The Divorce Bill will soon become law and will therefore become available in Malta. Before that, divorce in Malta was only recognised if it were obtained from abroad, such as when a foreign divorcee relocated to Malta, and that person had the divorce recognised in Malta as well.

However, after all the hot debates surrounding divorce, what will the divorce procedure really entail – is it just like getting a separation? Divorce, just as in separation, can be pronounced by a judgment of the court or by means of a public deed duly authorised by a court decree as stated in article 66A of the Maltese Divorce Bill. In fact, divorce proceedings will be built on the existing separation proceedings since article 37 of the Civil Code will apply when divorce proceedings will be instituted. That is, a demand for the determination of maintenance (if such maintenance is not already agreed upon) and of who shall keep living in the matrimonial home may be made during divorce proceedings – however, the latter might not seem that relevant, since a Maltese divorce will only be permissible after four years of separation and this will presuppose the spouses having been living separately.

But nothing can be taken for granted and it is better to include rather than exclude legal provisions. If, for example, both spouses are not currently living together and have been de facto separated for four years, and the wife or the husband wants to live in the matrimonial home pending proceedings, either of them can file an application asking the court for such. Or perhaps the husband has been living in the matrimonial home ever since the de facto separation and now the wife wants the home back to live in. Due to the fact that article 37 is applicable to divorce proceedings she can very well file an application to that effect.

Domestic violence victims are also legally provided for during divorce proceedings, just as in separation proceedings, through various legal measures among which the issuance of a protection order and/or a treatment order.

What about the grounds for divorce? Will they be the same as in separation proceedings? There are three requirements and all three need to be satisfied for a Maltese divorce to be obtained.

The first one is that in the case of a de facto separation, the spouses need to have been living apart for a continuous period of four years within the last five years before the institution of divorce proceedings. Or, in the case of legally separated spouses, that they have been legally separated for four years.

The second ground is that there is no reasonable prospect of reconciliation. This may seem redundant because one might ask, if they have been legally or de facto separated for four years, doesn’t it sound ridiculous that there might still be hope for reconciliation? Well, this may not always be the case, since there have been cases of spouses separated for long periods who have subsequently reconciled. Therefore, the requirement of having been separated for four years does not automatically mean that there is no reasonable hope for reconciliation.

The third requirement is that spousal and child maintenance needs to be safeguarded. This means that in the case of a de facto separated couple, maintenance has to be provided for, for divorce to be pronounced. What about a legally separated couple whose maintenance is already provided for? According to the Bill, the demand for divorce “shall not operate so as to vary or modify any judgment, decree or public deed of personal separation between the parties and in such cases the provisions relating to the maintenance of the spouses in the said judgment, decree or public deed of personal separation, shall be considered as providing for ‘adequate maintenance’”. Therefore, there will not be a need for the issue of maintenance to be raised once again for couples who have been legally separated. Obviously, just as in separation cases, one needs to take into consideration personal circumstances such as a change in employment of the provider of maintenance. Such circumstances would entail a revision of the amount provided in maintenance.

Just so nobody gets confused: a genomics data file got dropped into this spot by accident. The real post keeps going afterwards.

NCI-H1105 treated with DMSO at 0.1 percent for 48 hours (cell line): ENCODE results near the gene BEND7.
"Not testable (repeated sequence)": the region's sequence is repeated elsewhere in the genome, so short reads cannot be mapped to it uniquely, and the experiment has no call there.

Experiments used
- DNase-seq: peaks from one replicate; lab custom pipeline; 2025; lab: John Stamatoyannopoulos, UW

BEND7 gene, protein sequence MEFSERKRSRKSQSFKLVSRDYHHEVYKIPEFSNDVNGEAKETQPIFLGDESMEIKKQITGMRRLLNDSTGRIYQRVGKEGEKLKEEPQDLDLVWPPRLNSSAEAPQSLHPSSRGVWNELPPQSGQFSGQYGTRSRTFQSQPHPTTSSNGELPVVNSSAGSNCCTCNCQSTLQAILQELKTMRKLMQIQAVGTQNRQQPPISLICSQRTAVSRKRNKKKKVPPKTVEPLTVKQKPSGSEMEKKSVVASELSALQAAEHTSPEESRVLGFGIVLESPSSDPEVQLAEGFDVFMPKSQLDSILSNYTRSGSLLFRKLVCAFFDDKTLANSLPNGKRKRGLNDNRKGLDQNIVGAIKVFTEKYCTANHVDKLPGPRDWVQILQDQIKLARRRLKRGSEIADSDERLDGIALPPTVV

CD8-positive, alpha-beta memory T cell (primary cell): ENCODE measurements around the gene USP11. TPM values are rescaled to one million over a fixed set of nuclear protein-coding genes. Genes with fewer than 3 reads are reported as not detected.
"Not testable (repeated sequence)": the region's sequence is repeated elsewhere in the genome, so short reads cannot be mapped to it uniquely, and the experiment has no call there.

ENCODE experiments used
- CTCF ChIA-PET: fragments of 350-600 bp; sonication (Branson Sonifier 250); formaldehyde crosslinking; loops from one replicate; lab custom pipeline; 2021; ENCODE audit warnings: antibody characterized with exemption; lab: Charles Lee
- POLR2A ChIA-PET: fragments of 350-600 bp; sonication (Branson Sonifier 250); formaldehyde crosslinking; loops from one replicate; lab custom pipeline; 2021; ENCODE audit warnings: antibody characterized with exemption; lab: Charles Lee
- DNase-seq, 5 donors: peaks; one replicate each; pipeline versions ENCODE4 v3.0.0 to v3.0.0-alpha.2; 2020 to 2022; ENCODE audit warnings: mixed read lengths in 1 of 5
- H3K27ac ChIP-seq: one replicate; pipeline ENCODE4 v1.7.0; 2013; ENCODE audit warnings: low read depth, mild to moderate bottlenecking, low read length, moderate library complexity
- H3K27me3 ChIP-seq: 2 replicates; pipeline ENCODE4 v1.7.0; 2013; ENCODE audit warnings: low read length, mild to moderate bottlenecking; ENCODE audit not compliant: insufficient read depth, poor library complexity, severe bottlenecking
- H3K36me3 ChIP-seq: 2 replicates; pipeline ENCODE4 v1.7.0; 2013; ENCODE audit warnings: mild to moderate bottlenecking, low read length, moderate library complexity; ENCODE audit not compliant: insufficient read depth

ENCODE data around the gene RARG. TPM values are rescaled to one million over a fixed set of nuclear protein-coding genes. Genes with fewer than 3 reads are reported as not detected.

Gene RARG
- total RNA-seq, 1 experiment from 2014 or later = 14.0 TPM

An interesting provision is being provided for in case of children – maintenance is to be provided not only to the children of both spouses but also to dependent members of the family. This includes children adopted by either spouse, or to whom the spouses have the responsibilities of a parent in the case where they are not the biological parents, or even, “where the other spouse, being aware that he or she is not the parent of the child, has treated the child as a member of the family”.

This is a very interesting provision because it applies not only to the spouses’ own children but is also extended to any member of the family who is treated and cared for by the spouses just like a parent treats and cares for his/her own child. It is an extremely valuable contribution towards the protection of children because it would be unfair if a spouse refused to maintain a child simply because such child is not his or her own, even though that spouse would have always contributed towards the maintenance of the child when the marriage was in place.

Maintenance has also been given an upgrade – since maintenance will be provided for until the child is 23 years of age and is still in full-time education.

Maltese divorce legislation has borrowed from the existing separation provisions but has not limited itself to just being a rehash of separation provisions. Instead it has included several new provisions intended to provide a better and more secure future than separation already provides for.

Dr Mangion is a lawyer and a published author with a special interest in family and child law.